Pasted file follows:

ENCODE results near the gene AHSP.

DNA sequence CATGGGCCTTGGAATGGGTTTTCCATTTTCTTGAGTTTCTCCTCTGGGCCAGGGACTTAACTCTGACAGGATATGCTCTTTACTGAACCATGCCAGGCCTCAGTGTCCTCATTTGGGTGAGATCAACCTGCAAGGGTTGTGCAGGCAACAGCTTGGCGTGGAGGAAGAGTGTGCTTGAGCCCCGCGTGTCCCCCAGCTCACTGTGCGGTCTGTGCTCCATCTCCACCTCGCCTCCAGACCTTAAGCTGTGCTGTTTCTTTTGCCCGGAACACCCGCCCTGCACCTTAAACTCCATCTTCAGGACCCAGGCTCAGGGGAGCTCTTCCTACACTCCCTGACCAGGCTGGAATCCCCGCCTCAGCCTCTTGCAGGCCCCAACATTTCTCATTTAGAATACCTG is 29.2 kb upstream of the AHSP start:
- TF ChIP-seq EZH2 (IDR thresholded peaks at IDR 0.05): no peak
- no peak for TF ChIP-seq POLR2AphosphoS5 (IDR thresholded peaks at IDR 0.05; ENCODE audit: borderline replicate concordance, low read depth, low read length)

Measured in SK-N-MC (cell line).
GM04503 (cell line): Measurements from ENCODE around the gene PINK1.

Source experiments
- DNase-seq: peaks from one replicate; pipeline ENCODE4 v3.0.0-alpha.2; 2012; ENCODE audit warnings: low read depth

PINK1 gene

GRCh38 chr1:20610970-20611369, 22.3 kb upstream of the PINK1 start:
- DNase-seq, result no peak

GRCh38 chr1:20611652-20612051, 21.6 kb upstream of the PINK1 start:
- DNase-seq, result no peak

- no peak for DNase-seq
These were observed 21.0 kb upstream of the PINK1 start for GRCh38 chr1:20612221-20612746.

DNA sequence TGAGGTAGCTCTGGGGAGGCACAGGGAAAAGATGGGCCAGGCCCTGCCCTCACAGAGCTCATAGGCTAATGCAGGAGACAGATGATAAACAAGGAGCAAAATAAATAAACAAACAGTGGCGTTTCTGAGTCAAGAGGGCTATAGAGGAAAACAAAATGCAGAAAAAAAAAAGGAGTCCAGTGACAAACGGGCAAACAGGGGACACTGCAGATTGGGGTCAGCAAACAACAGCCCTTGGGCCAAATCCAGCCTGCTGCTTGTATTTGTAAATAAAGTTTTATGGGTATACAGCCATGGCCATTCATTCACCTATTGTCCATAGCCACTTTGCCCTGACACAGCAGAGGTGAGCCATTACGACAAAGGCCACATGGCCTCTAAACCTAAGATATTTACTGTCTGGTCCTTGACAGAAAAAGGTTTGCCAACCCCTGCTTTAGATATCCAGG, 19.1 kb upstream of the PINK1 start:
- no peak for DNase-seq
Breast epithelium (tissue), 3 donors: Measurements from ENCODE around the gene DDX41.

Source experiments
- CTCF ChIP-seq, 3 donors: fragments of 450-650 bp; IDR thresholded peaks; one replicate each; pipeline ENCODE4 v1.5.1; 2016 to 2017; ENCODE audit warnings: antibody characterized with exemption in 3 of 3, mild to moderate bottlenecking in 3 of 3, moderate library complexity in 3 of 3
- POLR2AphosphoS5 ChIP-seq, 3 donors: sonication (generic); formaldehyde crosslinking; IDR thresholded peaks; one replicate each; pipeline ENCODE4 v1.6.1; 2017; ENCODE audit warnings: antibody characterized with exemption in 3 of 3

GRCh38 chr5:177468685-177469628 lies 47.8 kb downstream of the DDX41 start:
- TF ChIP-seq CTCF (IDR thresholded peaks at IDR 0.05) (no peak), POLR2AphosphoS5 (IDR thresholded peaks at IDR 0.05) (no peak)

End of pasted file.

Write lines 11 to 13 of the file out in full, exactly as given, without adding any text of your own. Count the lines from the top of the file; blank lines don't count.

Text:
- DNase-seq, result no peak

GRCh38 chr1:20611652-20612051, 21.6 kb upstream of the PINK1 start:
- DNase-seq, result no peak